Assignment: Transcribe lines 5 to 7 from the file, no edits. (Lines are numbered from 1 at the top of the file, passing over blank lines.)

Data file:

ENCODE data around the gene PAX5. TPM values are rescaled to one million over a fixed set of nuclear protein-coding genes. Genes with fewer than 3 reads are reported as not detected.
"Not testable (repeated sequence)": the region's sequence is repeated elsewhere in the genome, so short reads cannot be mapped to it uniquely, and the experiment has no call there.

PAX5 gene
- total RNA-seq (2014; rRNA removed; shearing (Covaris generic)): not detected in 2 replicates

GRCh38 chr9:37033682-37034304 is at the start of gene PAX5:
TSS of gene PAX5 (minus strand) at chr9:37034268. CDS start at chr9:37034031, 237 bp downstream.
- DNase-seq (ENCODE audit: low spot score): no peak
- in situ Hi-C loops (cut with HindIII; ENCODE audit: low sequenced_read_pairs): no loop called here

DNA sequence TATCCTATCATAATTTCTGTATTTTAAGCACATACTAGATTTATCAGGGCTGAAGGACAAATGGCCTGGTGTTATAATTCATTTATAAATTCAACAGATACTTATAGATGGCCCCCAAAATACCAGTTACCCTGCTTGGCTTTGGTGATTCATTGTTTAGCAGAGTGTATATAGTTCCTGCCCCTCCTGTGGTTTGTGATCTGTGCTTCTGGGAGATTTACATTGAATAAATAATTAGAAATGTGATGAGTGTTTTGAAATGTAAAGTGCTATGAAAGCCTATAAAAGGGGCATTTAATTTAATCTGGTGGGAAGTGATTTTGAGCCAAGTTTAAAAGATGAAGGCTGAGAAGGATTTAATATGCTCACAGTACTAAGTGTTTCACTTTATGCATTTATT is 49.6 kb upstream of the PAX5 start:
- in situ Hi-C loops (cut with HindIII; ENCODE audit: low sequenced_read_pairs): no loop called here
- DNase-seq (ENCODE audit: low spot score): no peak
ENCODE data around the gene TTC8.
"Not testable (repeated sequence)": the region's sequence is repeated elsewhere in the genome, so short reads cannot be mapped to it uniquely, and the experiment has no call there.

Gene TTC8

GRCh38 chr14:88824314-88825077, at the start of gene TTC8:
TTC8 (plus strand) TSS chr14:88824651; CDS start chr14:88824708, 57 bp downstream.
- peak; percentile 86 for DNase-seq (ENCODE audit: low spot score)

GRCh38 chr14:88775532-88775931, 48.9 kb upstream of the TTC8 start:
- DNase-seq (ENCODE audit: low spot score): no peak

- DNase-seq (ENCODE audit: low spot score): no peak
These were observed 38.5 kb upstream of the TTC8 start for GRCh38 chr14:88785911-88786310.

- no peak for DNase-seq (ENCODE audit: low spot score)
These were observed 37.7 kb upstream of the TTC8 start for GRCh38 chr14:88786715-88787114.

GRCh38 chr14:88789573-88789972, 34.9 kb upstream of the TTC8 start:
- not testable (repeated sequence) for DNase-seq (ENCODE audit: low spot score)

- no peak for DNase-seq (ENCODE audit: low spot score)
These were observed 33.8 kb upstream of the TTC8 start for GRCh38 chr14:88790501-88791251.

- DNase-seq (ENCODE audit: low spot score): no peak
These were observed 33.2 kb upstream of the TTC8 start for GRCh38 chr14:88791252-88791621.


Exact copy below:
GRCh38 chr9:37033682-37034304 is at the start of gene PAX5:
TSS of gene PAX5 (minus strand) at chr9:37034268. CDS start at chr9:37034031, 237 bp downstream.
- DNase-seq (ENCODE audit: low spot score): no peak